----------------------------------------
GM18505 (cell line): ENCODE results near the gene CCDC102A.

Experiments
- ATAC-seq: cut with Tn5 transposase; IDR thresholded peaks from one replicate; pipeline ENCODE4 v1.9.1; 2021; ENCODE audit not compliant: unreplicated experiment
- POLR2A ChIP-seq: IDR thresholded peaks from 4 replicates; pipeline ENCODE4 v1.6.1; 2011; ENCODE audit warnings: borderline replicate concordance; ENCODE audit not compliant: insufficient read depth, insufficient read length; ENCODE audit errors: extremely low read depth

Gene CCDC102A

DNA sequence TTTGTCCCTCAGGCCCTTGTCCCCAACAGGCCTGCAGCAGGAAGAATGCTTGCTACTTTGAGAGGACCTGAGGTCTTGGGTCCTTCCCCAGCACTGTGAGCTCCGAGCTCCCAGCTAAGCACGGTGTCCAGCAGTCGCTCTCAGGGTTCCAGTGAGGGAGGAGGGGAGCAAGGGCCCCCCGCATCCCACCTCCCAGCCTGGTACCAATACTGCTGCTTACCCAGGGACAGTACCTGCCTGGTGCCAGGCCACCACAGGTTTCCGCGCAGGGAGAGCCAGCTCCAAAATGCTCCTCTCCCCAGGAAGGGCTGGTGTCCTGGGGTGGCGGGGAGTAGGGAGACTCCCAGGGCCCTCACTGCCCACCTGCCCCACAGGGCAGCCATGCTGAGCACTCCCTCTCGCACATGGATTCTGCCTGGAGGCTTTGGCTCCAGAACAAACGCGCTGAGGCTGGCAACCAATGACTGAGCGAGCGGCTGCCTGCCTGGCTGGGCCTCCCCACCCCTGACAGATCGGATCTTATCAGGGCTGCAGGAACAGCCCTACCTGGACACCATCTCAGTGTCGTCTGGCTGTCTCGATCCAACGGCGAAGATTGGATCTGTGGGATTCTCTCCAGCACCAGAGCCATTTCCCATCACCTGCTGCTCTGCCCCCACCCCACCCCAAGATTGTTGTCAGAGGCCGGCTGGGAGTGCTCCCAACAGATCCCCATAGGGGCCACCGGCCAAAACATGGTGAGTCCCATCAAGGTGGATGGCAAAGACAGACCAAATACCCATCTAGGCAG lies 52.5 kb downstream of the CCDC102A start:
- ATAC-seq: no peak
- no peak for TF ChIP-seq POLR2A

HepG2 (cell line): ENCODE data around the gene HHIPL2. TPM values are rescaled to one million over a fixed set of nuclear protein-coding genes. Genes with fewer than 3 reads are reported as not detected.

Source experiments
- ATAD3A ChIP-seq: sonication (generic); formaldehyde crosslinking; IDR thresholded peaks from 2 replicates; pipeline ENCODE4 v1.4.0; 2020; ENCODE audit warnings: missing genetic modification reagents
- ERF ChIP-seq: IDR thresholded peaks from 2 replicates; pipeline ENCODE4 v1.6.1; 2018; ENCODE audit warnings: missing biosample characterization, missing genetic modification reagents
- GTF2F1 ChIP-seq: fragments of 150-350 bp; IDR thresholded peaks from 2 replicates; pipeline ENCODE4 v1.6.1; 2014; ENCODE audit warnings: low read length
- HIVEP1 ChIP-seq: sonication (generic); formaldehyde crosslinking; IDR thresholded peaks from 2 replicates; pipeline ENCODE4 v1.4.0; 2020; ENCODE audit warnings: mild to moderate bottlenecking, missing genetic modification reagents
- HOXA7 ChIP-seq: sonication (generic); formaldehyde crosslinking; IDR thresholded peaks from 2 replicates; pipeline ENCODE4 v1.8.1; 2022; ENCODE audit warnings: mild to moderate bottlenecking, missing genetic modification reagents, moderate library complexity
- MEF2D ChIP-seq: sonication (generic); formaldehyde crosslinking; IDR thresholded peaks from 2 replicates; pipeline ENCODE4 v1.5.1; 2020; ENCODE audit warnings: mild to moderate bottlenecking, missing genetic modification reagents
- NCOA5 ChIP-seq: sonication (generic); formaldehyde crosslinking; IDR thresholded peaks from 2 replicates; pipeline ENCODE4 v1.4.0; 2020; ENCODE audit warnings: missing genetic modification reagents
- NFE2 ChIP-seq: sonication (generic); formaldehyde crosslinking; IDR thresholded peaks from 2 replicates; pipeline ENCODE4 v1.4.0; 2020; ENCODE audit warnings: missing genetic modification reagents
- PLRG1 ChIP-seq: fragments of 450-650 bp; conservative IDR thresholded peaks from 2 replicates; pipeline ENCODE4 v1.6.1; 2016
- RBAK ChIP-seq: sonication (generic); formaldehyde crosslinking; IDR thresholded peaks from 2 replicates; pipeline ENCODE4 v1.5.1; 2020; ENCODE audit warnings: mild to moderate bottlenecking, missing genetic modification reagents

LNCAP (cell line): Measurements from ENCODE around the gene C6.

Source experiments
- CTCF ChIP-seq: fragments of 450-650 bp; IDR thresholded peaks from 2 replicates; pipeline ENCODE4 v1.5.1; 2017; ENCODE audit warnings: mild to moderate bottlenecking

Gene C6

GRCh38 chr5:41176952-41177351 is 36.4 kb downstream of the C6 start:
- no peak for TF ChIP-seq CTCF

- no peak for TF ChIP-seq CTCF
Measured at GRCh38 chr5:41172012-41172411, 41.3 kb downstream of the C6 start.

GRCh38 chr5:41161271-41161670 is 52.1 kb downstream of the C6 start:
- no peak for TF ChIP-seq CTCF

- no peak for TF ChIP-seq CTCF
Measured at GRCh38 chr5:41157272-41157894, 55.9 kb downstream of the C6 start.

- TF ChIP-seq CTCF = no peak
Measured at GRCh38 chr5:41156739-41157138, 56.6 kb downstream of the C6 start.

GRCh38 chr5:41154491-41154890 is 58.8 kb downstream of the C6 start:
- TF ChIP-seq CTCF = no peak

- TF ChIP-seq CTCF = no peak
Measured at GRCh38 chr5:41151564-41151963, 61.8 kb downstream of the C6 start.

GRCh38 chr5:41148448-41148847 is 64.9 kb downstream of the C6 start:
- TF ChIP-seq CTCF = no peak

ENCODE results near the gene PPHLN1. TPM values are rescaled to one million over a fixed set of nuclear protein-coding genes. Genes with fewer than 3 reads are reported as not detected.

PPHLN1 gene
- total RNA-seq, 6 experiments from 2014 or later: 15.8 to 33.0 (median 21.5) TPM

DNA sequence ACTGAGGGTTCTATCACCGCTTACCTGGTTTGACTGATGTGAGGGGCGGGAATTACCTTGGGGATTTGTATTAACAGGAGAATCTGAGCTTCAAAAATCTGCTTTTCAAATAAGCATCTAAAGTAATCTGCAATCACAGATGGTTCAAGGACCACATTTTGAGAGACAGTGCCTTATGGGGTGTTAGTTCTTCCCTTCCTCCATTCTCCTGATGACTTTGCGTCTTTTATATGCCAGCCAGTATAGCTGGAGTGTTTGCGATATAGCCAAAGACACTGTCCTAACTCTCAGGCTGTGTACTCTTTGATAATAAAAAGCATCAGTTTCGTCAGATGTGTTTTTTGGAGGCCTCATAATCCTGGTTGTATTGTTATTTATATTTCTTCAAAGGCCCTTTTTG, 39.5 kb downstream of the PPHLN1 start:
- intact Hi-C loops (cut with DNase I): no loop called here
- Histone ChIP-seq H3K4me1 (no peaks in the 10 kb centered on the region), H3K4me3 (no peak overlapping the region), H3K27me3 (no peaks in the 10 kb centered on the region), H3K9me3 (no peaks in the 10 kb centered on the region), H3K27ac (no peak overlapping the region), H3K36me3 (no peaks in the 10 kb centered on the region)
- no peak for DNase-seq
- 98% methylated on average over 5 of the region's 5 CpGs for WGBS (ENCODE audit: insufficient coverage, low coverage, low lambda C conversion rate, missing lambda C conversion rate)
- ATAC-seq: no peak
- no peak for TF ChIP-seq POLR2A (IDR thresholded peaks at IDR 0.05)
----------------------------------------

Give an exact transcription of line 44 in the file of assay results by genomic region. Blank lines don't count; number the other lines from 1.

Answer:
DNA sequence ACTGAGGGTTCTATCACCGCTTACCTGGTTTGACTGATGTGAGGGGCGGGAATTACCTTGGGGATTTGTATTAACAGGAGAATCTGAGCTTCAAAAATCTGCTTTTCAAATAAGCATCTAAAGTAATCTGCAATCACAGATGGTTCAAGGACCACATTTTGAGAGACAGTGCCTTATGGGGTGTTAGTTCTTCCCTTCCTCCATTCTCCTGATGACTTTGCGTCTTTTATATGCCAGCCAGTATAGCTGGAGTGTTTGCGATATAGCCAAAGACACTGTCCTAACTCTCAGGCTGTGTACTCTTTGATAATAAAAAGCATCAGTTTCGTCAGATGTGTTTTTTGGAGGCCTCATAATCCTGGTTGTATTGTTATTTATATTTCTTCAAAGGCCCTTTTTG, 39.5 kb downstream of the PPHLN1 start: